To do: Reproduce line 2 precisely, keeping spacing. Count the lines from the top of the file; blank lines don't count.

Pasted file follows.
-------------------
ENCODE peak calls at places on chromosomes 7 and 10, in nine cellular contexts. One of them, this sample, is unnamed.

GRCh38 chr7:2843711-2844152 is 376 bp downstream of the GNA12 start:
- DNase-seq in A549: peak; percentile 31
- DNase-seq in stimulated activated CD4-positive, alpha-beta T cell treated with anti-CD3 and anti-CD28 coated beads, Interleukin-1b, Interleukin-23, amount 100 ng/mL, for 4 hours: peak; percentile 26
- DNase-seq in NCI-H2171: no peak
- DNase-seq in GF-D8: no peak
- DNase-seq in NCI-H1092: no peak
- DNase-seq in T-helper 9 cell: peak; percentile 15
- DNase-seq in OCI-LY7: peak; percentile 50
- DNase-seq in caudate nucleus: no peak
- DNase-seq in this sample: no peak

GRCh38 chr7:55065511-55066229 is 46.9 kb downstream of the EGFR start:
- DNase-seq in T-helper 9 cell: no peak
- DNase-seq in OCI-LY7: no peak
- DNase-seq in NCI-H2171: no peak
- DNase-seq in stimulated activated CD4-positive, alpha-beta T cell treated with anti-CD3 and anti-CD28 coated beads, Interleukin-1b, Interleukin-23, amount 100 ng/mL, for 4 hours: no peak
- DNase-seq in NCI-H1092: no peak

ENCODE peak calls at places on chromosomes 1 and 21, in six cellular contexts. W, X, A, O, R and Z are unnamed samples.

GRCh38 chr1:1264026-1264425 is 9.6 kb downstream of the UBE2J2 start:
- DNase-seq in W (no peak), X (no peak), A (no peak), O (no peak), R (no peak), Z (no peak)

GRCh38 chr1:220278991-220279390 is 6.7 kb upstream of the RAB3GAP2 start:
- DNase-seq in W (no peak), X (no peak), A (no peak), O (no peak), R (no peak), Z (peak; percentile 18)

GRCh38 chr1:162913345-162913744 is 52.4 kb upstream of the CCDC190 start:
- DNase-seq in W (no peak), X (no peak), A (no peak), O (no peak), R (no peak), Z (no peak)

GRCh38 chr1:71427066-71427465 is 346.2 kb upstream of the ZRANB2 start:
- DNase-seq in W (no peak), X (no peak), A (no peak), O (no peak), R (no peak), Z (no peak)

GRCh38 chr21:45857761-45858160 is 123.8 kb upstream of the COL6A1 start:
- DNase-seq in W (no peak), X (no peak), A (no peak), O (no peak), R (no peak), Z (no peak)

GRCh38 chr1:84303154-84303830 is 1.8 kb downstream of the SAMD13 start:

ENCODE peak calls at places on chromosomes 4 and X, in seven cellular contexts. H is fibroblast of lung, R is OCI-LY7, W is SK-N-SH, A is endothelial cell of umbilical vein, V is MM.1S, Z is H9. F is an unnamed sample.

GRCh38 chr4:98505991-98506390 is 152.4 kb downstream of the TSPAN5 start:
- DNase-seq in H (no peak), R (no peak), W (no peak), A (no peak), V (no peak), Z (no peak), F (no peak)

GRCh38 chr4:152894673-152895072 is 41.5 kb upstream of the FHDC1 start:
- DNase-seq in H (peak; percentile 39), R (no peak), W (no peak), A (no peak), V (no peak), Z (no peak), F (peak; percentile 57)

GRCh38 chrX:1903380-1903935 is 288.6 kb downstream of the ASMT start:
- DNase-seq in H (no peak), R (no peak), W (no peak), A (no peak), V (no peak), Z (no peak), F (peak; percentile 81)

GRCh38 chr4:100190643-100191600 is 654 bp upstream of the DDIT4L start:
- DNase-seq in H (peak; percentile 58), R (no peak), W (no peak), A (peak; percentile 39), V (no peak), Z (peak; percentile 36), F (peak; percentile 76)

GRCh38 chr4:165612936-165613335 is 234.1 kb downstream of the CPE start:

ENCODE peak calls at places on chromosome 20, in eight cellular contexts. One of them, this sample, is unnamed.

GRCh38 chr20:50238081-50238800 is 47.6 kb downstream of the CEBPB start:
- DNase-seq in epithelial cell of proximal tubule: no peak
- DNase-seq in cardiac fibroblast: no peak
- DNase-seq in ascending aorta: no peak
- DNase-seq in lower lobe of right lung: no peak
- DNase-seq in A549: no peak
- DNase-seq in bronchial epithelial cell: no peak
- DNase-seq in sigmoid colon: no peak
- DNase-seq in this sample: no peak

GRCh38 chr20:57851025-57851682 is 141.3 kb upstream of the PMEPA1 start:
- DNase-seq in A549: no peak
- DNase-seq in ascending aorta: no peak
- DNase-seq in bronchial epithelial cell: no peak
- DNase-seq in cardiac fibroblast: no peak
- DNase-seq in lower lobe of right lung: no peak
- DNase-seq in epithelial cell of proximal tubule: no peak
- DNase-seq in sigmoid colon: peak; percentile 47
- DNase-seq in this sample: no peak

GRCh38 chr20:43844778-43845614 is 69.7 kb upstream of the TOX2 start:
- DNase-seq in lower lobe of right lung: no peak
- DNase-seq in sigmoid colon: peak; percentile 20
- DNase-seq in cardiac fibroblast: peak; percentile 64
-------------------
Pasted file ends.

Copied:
GRCh38 chr7:2843711-2844152 is 376 bp downstream of the GNA12 start: